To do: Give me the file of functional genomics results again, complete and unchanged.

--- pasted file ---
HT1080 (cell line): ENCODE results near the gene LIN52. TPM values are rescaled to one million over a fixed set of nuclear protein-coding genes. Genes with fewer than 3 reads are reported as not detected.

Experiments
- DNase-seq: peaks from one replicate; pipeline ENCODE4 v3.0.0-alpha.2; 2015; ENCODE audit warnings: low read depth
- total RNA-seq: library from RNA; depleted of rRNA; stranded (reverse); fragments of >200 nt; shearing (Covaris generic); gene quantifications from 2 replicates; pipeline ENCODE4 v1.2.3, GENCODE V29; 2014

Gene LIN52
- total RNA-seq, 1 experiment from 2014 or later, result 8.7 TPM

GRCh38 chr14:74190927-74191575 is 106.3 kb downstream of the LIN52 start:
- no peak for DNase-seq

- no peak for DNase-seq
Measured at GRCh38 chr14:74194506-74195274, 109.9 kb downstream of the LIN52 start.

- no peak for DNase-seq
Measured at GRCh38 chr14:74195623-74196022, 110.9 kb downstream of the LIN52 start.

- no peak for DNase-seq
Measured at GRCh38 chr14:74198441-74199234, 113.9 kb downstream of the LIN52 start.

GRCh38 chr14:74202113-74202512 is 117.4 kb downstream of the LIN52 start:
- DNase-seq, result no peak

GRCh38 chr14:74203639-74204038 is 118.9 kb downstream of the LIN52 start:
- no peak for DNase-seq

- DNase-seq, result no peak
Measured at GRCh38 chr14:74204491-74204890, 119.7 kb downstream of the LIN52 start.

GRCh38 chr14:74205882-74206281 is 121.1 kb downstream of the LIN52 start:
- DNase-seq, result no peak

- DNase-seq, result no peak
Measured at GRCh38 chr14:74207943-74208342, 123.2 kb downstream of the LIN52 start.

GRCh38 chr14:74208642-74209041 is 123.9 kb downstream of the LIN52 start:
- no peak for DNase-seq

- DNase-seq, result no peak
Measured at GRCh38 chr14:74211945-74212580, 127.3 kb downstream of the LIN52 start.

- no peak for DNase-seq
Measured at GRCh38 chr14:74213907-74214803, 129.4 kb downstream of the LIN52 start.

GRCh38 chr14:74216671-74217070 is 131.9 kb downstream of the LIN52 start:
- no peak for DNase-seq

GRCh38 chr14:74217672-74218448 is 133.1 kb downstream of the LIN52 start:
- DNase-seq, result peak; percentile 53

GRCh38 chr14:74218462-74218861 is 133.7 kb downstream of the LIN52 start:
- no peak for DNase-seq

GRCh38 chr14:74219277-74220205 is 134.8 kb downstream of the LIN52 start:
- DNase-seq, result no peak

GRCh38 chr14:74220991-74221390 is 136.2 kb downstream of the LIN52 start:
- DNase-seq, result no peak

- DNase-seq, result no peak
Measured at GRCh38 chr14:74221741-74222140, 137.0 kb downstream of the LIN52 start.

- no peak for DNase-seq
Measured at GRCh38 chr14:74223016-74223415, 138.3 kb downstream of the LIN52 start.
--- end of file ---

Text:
HT1080 (cell line): ENCODE results near the gene LIN52. TPM values are rescaled to one million over a fixed set of nuclear protein-coding genes. Genes with fewer than 3 reads are reported as not detected.

Experiments
- DNase-seq: peaks from one replicate; pipeline ENCODE4 v3.0.0-alpha.2; 2015; ENCODE audit warnings: low read depth
- total RNA-seq: library from RNA; depleted of rRNA; stranded (reverse); fragments of >200 nt; shearing (Covaris generic); gene quantifications from 2 replicates; pipeline ENCODE4 v1.2.3, GENCODE V29; 2014

Gene LIN52
- total RNA-seq, 1 experiment from 2014 or later, result 8.7 TPM

GRCh38 chr14:74190927-74191575 is 106.3 kb downstream of the LIN52 start:
- no peak for DNase-seq

- no peak for DNase-seq
Measured at GRCh38 chr14:74194506-74195274, 109.9 kb downstream of the LIN52 start.

- no peak for DNase-seq
Measured at GRCh38 chr14:74195623-74196022, 110.9 kb downstream of the LIN52 start.

- no peak for DNase-seq
Measured at GRCh38 chr14:74198441-74199234, 113.9 kb downstream of the LIN52 start.

GRCh38 chr14:74202113-74202512 is 117.4 kb downstream of the LIN52 start:
- DNase-seq, result no peak

GRCh38 chr14:74203639-74204038 is 118.9 kb downstream of the LIN52 start:
- no peak for DNase-seq

- DNase-seq, result no peak
Measured at GRCh38 chr14:74204491-74204890, 119.7 kb downstream of the LIN52 start.

GRCh38 chr14:74205882-74206281 is 121.1 kb downstream of the LIN52 start:
- DNase-seq, result no peak

- DNase-seq, result no peak
Measured at GRCh38 chr14:74207943-74208342, 123.2 kb downstream of the LIN52 start.

GRCh38 chr14:74208642-74209041 is 123.9 kb downstream of the LIN52 start:
- no peak for DNase-seq

- DNase-seq, result no peak
Measured at GRCh38 chr14:74211945-74212580, 127.3 kb downstream of the LIN52 start.

- no peak for DNase-seq
Measured at GRCh38 chr14:74213907-74214803, 129.4 kb downstream of the LIN52 start.

GRCh38 chr14:74216671-74217070 is 131.9 kb downstream of the LIN52 start:
- no peak for DNase-seq

GRCh38 chr14:74217672-74218448 is 133.1 kb downstream of the LIN52 start:
- DNase-seq, result peak; percentile 53

GRCh38 chr14:74218462-74218861 is 133.7 kb downstream of the LIN52 start:
- no peak for DNase-seq

GRCh38 chr14:74219277-74220205 is 134.8 kb downstream of the LIN52 start:
- DNase-seq, result no peak

GRCh38 chr14:74220991-74221390 is 136.2 kb downstream of the LIN52 start:
- DNase-seq, result no peak

- DNase-seq, result no peak
Measured at GRCh38 chr14:74221741-74222140, 137.0 kb downstream of the LIN52 start.

- no peak for DNase-seq
Measured at GRCh38 chr14:74223016-74223415, 138.3 kb downstream of the LIN52 start.